Splashes of yellowy-white have dotted Haslemere over the past few weeks as Portugal laurel (Prunus lusitanica) has flowered spectacularly. Although usually planted as a hedge for its attractive dense foliage, which is a soft shiny green and reddish when young, it becomes a shapely tree if left to grow naturally. The small white flowers with yellow centres grow on long racemes, or stalks, that droop like a waterfall. The show of colour, plus the heady scent and the buzz of insects after the nectar makes the tree a rich sensual experience at this time of the year.

June 2018

In this month's newsletter:

  • back on Facebook

  • food co-op and hub

  • going vegan notes

  • summer barbecue

  • allotment report

  • Bioblitz event

  • Chiddgreen birthday

  • plastic programmes

  • tree: rauli

 

We are back on Facebook –

– as Transition Haslemere Live. You can follow us here.

 

Food co-op and hub

At our June green drinks we will be discussing how we might expand Haslemere's food cooperative and whether we could set up a food hub where local producers and consumers can have direct contact with one another. 8.00pm Thursday 7 June 2018 at The Mill, Liphook Rd, Haslemere GU27 3QE

 

Going vegan notes

Joyce D'Silva's notes from her talk last month on 'Why and how to be a vegan' are posted on our website – you will find them here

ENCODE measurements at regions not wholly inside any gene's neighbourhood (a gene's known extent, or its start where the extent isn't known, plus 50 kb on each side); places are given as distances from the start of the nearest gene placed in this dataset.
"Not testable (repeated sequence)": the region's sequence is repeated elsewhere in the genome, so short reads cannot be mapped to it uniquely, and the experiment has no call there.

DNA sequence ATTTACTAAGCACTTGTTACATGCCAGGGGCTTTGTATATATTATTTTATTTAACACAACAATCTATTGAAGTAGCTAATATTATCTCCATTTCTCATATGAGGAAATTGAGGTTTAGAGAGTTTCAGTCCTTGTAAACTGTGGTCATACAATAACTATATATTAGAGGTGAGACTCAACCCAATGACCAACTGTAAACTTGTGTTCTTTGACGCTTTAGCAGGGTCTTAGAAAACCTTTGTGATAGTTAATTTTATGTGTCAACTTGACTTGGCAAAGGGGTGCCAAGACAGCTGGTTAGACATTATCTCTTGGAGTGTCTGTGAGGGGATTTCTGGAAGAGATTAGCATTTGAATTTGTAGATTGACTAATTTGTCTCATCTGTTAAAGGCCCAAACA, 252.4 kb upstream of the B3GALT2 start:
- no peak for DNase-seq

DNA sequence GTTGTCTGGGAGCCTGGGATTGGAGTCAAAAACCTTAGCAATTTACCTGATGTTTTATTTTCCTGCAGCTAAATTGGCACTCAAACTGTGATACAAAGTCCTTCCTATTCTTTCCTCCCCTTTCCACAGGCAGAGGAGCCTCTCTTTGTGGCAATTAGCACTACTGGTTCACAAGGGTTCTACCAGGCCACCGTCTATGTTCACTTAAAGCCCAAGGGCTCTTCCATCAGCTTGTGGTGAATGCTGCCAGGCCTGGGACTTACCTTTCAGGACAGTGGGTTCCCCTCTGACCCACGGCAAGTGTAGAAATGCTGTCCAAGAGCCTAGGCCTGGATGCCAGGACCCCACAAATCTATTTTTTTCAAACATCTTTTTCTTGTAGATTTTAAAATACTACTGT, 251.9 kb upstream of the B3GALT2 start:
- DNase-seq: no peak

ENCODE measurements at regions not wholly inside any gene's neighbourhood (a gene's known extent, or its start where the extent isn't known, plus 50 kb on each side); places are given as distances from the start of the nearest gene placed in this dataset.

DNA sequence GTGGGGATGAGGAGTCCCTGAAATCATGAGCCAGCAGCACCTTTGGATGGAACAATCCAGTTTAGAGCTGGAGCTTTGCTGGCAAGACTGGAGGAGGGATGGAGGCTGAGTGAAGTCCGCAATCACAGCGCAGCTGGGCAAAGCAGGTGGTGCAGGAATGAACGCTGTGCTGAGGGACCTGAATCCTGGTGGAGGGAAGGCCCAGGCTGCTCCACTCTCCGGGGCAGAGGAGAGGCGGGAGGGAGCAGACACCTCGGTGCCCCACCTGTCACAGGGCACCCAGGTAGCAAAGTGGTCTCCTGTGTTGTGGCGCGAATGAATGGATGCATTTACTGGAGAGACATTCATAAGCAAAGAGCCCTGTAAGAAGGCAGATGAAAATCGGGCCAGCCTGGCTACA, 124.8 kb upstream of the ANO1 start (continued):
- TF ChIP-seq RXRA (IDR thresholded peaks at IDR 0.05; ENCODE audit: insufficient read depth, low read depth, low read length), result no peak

Summer barbecue

A date for your diary is our summer barbecue from 6.30pm on Friday  13 July. We hope you will join us for a convivial evening in the lovely setting of the National Trust's Swan Barn Farm centre.

 

Allotment report

 

Despite very wet weather early in the season and a late start, we are now catching up with sowing and planting, salads, roots, herbs and peas and beans. The raised bed construction is not finished yet, but is progressing well. We hope to have our first crops within the next few weeks – rocket, radish, chives, loose leaf lettuce. We are never too busy to enjoy coffee and biscuits, and discussion of all things green and continue to welcome new members to the group.

We are continuing with the usual meeting times Thursday 1pm – 3pm and Saturday 10am – 12noon. You can use this link to sign up for allotment updates.

 

Bioblitz day

Join the National Trust and South Downs National Park for a free day of biodiversity discovery. Bring a picnic and stay all day to learn about the creatures that live on the heath. Alternatively, just go for your favourite species slot. Tuesday 31 July – 09.00, birds. 10.00, reptiles and amphibians. 11.00 butterflies. 13.00 mini Beasts. 14.00 heathland plants. For more information: heathlands@southdowns.gov.uk or call: 01730 819320